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Connecting with Waipuna-ā-rangi

A set of ka rawe activities that explore the rain and its continuous cycle, allowing tamariki to follow the path water follows as it moves around the earth.  

Firstly, the science...

Recognising Matariki as our new year contributes to the revitalisation of te Ao Māori, fostering a strong sense of cultural identity and pride, which in turn supports our oranga (wellbeing). There are also many other hauora benefits which include connecting to and appreciating te taiao, and engagement within our communities. Matariki also supports our sense of meaning, purpose, and hope.

Why this activity?

Waipuna-ā-rangi is connected to the rain and atmospheric conditions. It links strongly to other whetū by providing nourishment to Papatūānuku and enhancing the mauri of Tupu-ā-nuku and Tupu-ā-rangi.

What to do


Creative rain artwork

Create rain artwork - Explain that tamariki are going to create art by dropping ‘rain’ onto their paper. Talk about how they will keep the silhouette of the child dry. You’ll need: Liquid watercolour paints, paint droppers or pipettes, silhouette provided by Manahau, masking tape, heavy cardstock or watercolour paper.

  1. Either draw or print the silhouettes onto the cardstock or paper.

  2. Cover the silhouette with masking tape leaving the umbrella exposed. This will ‘protect’ the silhouette from the rain.

  3. Place the pictures on an angle, leaning back slightly (an easel or stiff cardboard will do the trick). Tamariki then fill their droppers and gently squeeze the paint onto the paper, letting it run down like raindrops on a window. Try using 2 to 3 colours for interest.

  4. The final step is to remove the masking tape and reveal the dry silhouette! Take a minute to korero about the flow of the rain (paint) and keeping the image dry.

Understanding the water cycle

We love this video to make sense of rain or this one a short introduction to the water cycle

For older rangatahi discuss the different forms of precipitation (rain, sleet, snow, hail) and why these occur. Consider what happens when we have a few days of rain in a row. Why does the water pool into puddles, and why do river/lake levels rise? What needs to happen for puddles to disappear or river levels to drop? This is a fantastic graphic showing the water cycle in more depth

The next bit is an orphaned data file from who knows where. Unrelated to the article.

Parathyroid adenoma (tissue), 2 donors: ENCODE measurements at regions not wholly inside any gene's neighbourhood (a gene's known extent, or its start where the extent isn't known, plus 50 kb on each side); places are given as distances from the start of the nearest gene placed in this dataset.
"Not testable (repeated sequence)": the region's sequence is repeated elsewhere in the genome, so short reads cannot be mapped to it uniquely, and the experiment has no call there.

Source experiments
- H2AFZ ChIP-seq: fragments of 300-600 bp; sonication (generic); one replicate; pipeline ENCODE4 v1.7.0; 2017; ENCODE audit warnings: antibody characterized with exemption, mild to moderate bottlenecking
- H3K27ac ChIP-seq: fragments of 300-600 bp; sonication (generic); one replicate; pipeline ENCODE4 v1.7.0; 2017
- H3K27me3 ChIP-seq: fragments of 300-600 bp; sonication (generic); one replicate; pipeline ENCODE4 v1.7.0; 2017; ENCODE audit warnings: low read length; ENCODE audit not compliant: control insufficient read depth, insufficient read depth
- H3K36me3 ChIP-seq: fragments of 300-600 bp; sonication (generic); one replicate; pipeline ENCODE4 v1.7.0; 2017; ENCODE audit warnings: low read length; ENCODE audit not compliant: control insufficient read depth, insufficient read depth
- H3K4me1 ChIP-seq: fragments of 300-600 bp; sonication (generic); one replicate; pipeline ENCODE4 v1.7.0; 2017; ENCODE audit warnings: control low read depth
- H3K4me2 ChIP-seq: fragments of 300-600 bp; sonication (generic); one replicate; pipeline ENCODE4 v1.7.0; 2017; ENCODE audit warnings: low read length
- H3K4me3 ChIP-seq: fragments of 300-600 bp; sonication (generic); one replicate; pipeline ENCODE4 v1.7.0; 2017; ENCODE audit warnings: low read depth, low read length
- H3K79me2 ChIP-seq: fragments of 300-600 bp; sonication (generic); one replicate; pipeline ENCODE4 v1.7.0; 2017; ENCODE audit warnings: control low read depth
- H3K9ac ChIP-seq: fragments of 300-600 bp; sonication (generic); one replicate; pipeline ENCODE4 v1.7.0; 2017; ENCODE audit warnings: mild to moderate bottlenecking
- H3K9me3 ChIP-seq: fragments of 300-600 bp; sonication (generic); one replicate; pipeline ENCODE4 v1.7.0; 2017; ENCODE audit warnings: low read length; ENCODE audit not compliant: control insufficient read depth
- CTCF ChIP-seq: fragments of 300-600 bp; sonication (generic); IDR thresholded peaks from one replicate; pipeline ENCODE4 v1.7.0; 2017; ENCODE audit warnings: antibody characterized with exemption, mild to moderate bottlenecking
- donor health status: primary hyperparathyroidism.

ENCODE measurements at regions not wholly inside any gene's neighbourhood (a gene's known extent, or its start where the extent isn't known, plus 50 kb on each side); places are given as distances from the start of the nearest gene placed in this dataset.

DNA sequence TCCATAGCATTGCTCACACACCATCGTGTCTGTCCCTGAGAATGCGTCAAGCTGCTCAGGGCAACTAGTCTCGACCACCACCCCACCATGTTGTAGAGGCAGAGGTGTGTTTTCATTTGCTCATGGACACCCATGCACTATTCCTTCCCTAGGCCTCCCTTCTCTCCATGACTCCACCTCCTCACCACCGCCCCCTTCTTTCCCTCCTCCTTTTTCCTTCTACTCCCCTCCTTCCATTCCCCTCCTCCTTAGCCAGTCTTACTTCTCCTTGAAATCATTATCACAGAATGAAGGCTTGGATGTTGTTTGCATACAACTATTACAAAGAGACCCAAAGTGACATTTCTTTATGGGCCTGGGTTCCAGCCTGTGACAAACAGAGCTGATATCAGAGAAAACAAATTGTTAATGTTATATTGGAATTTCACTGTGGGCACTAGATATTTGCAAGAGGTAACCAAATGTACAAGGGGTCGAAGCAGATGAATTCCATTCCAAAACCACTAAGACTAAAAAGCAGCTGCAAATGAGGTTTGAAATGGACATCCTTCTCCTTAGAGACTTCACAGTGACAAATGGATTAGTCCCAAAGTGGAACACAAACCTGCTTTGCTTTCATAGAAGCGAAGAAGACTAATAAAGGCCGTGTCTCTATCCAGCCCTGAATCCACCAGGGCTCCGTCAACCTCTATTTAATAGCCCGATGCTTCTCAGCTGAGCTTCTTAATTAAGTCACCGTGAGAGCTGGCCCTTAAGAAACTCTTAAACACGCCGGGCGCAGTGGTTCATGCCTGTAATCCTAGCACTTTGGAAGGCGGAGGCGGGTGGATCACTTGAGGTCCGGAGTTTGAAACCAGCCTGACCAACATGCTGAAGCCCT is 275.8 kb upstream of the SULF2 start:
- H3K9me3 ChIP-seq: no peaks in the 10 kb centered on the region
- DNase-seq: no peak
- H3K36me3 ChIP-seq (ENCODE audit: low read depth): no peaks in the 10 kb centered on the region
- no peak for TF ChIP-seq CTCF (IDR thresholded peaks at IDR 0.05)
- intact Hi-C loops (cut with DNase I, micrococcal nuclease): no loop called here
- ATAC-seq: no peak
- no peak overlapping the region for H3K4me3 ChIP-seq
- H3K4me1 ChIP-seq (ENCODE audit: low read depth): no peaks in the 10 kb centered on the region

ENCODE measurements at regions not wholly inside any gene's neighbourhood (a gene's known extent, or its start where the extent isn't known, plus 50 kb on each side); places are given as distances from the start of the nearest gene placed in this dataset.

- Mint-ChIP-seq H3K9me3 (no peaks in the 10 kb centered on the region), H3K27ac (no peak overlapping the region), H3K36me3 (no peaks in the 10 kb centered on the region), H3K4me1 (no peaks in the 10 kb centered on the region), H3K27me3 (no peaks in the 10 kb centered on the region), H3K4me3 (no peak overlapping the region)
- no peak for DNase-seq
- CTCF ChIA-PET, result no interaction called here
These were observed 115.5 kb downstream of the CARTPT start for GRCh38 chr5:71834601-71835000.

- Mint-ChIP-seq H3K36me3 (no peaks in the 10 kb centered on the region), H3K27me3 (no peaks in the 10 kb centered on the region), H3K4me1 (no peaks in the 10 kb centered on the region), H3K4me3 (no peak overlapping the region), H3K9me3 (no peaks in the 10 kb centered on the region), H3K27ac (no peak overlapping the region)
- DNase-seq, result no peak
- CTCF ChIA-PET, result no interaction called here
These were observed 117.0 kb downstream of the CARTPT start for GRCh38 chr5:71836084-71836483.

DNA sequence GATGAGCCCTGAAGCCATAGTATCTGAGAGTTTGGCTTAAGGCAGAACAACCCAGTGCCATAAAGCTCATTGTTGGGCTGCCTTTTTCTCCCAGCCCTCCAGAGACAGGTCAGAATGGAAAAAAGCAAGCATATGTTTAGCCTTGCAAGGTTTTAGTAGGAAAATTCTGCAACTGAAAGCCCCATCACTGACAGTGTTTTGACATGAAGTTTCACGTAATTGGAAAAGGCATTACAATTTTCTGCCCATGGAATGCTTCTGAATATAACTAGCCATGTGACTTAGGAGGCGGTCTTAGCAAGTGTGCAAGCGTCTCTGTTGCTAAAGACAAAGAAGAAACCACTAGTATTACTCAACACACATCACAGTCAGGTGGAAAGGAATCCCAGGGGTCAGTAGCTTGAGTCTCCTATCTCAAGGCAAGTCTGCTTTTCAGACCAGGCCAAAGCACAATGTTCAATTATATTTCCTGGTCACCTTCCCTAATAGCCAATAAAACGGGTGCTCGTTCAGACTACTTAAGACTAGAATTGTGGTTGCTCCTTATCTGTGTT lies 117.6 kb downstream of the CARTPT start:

Kaiako card

To come

Whānau engagement

Encourage tamaiki to do this activity again at home with whānau. Ask them to reflect on how the environment at home is different from that at school.

And to add to this...

Add a post to your school or whānau page showing the wonderful artwork or colouring tamariki have done.

Curriculum links

Health and PE Curriculum 

Personal Health and physical development: A2 - Regular physical activity

Movement concepts and motor skills: B1 - Movement skills

Science Curriculum

Investigating in science: Extend their experiences and personal explanation of the natural world through exploration, play, asking questions, and discussing simple models.

Planet Earth and Beyond: Appreciate that water, air, rocks, and soil, and life forms make up our planet and recognise that these are also Earth’s resources.

Interacting systems: Investigate the water cycle and its effect on climate, landforms and life.

The Arts Curriculum

Visual arts: Apply knowledge of selected conventions from established practice, using appropriate processes and procedures. 

Developing ideas: Investigate visual ideas in response to a variety of motivations, observations, and imagination.

Communicating and Interpreting: Share the ideas, feelings, and stories communicated by their own and others’ objects and images. 

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